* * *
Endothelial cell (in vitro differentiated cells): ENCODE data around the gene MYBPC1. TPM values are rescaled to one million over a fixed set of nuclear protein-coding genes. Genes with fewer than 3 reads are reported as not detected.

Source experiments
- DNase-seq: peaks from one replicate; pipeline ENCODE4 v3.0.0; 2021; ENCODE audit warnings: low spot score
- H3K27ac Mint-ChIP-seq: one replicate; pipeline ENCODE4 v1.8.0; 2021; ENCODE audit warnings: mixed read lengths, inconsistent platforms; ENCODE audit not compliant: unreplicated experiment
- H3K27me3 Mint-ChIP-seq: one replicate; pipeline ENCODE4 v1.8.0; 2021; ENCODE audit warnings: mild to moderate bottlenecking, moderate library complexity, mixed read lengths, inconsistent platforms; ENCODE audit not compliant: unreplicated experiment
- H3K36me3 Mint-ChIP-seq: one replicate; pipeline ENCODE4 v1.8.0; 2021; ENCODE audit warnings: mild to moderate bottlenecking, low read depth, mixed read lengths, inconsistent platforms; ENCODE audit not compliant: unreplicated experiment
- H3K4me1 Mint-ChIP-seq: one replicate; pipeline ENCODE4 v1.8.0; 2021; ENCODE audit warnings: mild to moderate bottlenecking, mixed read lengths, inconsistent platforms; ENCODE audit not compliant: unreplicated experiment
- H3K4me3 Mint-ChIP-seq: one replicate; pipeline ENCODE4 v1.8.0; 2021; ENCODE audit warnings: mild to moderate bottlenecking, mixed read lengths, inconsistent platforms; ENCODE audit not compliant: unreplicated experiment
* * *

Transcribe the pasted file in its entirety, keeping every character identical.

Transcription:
Endothelial cell (in vitro differentiated cells): ENCODE data around the gene MYBPC1. TPM values are rescaled to one million over a fixed set of nuclear protein-coding genes. Genes with fewer than 3 reads are reported as not detected.

Source experiments
- DNase-seq: peaks from one replicate; pipeline ENCODE4 v3.0.0; 2021; ENCODE audit warnings: low spot score
- H3K27ac Mint-ChIP-seq: one replicate; pipeline ENCODE4 v1.8.0; 2021; ENCODE audit warnings: mixed read lengths, inconsistent platforms; ENCODE audit not compliant: unreplicated experiment
- H3K27me3 Mint-ChIP-seq: one replicate; pipeline ENCODE4 v1.8.0; 2021; ENCODE audit warnings: mild to moderate bottlenecking, moderate library complexity, mixed read lengths, inconsistent platforms; ENCODE audit not compliant: unreplicated experiment
- H3K36me3 Mint-ChIP-seq: one replicate; pipeline ENCODE4 v1.8.0; 2021; ENCODE audit warnings: mild to moderate bottlenecking, low read depth, mixed read lengths, inconsistent platforms; ENCODE audit not compliant: unreplicated experiment
- H3K4me1 Mint-ChIP-seq: one replicate; pipeline ENCODE4 v1.8.0; 2021; ENCODE audit warnings: mild to moderate bottlenecking, mixed read lengths, inconsistent platforms; ENCODE audit not compliant: unreplicated experiment
- H3K4me3 Mint-ChIP-seq: one replicate; pipeline ENCODE4 v1.8.0; 2021; ENCODE audit warnings: mild to moderate bottlenecking, mixed read lengths, inconsistent platforms; ENCODE audit not compliant: unreplicated experiment